And the thing that gets me is that if someone, like a nurse, was giving me the injection, it would have been okay.  It’s not that I couldn’t handle the pain, it’s just that my reflexes took over and did the natural thing – removed the thing that was causing pain.

Maybe I didn’t pinch the skin tight enough.  Maybe I hit a vein.  Maybe.  Maybe.  Maybe.  I can’t explain why this injection felt so drastically different than the first one.  Maybe the first time I was prepared for the pain that didn’t even end up happening.  And this time I wasn’t expecting there to be pain.

I’ve decided if the next dose goes fine in my other leg, than I’m just going to keep using my left leg and not use my right.  

I got the Humira starter kit.  But there was nothing in there I could find on what to do if you screw up a dose.  I can’t imagine I’m the only one who this has happened to.  I suppose I could have called the nurse line again, to see what they recommend, in my case.  But since we can’t know for sure how much really got in and how much didn’t, I don’t think it really matters.
Do our doctors realize how stressful all of this is?  Do they realize how much the physical is tied into the emotional, and vice versa?  I don’t want to live my life in two week increments, biding my time between Humira injections.  I don’t to live in fear that I don’t feel like I can adequately deal with the situation.  I want to be the master of my own health situation.  I don’t want to feel that I am reliant on others who don’t have as much of a stake in this as I do, like many of the staff members at my rheum’s office.

(In the most recent case, my prescription was called in to the wrong pharmacy.  I was finally able to talk to someone who knew what they were doing, and it got called in to the correct place.  But it is a compounded medication that they have to make up and then mail me.  It’s Friday and I only have enough of the medication through Tuesday.  Thankfully my pharmacy is at least on the ball now that they have the prescription.)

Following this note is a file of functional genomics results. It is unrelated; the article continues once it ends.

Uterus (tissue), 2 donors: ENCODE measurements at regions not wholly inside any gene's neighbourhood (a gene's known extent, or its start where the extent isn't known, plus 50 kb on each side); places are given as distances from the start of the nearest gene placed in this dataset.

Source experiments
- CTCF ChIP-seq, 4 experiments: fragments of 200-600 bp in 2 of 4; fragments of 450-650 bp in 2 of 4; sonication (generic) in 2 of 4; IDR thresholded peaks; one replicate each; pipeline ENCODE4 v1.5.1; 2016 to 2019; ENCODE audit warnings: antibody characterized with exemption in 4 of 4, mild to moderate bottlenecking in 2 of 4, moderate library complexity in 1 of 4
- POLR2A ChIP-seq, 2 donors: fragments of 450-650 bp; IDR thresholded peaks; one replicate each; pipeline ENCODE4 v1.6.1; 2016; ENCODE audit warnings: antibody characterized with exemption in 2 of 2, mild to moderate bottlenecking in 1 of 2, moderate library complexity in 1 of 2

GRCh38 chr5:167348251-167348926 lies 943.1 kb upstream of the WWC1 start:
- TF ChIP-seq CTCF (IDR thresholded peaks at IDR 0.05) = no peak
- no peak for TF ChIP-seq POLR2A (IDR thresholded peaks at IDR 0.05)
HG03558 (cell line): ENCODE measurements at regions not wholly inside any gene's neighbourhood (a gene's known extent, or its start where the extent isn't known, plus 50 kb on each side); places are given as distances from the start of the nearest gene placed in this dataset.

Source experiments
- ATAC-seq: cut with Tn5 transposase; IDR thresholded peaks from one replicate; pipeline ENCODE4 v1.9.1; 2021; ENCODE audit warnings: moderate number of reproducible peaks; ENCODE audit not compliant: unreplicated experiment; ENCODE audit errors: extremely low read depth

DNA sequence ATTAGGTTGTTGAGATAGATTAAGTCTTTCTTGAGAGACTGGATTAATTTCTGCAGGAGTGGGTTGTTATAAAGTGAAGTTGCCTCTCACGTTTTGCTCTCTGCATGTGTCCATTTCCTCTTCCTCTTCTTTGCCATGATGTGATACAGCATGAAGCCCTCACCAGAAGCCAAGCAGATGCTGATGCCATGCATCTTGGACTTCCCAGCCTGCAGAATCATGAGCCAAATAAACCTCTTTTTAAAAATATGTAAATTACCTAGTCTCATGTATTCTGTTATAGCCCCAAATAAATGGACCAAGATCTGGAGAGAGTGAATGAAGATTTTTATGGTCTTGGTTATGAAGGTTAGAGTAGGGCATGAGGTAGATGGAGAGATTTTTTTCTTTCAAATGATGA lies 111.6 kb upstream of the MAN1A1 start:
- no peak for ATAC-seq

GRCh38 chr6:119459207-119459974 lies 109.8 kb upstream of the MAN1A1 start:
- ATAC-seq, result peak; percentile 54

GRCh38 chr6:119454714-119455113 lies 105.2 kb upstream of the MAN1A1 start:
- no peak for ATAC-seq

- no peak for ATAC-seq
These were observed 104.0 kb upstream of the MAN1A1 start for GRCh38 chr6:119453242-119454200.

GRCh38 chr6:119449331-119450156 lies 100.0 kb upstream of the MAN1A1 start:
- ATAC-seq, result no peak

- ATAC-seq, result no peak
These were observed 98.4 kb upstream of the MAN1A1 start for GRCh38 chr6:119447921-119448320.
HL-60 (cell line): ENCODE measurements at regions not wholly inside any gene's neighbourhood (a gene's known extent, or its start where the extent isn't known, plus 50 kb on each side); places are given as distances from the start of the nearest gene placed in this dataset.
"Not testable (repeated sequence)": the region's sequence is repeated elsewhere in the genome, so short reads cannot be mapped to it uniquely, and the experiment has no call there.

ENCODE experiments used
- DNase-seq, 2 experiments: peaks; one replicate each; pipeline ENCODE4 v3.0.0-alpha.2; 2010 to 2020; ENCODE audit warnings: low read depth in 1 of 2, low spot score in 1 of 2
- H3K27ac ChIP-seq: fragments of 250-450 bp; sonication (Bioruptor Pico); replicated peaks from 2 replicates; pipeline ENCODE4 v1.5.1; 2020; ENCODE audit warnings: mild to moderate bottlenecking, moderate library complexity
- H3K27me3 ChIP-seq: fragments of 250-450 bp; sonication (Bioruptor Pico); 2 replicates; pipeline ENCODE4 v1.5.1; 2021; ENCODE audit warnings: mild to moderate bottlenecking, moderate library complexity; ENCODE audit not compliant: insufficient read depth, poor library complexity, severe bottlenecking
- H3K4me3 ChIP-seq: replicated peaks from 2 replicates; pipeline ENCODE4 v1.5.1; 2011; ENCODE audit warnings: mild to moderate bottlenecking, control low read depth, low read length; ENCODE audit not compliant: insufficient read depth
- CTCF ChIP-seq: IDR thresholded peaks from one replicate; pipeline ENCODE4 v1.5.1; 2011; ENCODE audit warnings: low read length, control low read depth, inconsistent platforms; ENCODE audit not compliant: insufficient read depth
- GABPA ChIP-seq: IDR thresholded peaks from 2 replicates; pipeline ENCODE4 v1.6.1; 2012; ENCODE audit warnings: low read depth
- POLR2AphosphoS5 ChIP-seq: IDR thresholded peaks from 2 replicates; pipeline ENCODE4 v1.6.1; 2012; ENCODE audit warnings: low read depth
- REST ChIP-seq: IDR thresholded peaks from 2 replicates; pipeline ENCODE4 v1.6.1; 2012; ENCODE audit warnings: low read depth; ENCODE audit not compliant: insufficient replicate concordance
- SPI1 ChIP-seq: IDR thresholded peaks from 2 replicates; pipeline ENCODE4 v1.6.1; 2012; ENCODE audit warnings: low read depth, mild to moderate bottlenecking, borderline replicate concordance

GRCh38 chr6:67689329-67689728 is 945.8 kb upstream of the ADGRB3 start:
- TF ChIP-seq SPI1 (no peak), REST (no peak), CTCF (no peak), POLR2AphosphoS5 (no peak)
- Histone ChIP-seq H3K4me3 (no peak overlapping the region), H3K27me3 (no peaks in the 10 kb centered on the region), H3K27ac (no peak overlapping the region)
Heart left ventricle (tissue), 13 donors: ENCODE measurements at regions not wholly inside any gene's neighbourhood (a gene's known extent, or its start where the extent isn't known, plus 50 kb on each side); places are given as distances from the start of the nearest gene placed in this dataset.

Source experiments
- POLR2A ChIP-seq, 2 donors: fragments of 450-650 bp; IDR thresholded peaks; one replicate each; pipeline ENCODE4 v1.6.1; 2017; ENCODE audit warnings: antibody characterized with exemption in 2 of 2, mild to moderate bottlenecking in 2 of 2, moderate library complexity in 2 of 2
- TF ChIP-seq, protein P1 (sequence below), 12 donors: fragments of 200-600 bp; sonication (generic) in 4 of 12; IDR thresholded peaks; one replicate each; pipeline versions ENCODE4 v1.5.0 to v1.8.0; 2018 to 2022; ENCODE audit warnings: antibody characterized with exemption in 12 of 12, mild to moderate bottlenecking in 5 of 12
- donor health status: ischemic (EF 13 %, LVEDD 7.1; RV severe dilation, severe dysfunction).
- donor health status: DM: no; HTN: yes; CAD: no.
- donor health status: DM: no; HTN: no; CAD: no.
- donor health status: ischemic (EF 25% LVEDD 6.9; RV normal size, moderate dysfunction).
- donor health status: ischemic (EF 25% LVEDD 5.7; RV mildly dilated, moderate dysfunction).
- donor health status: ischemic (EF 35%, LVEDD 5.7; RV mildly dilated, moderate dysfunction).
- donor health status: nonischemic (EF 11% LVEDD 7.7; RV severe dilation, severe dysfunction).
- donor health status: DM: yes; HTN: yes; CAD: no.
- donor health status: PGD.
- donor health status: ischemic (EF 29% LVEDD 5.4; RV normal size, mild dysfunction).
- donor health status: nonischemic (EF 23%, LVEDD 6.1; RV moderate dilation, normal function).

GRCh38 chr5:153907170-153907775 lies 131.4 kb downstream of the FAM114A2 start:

But I have to move on from this.  I have to be able to gear myself up for my next dose in two weeks.  I need to not psych myself out by thinking that this one mistake defines the rest of my relationship with this medication.  And ultimately, I need to settle the score.  Because right now, Humira has one up on me.  And that’s unacceptable. 


  1. I know how scary and frustrating it can be to start a new medication for a systemic autoimmune disease, a medication that could have severe side effects, and to feel like you are having to do the job of the doctor, nurse and pharmacist all by yourself! I also know that medical professionals do not always know about side effects, as I had an experience with a rare side effect from a medication that 2 doctors failed to recognize and I had to diagnose myself by looking at prescriber info on the internet. If I hadn't figured this out and gotten off the medication I could have developed a life threatening clotting disorder. I also understand how it can feel when you've put so much time energy and effort in to taking a medication and then have things not go as planned you can feel like all your efforts were wasted, but sometimes it takes time to learn how to do things that don't feel natural (like injecting yourself with medication)! It's great that you have a supportive boyfriend who can help you take your mind off of dealing with all this not so fun medical stuff. I hope things begin to get more manageable for you soon, but I love your attitude that you will not let this medication win!

    I also put a little snippet below from a website I looked up that might have some info relating to the black mucus re possible fungal cause. Probably not relevant but thought I'd include it just in case.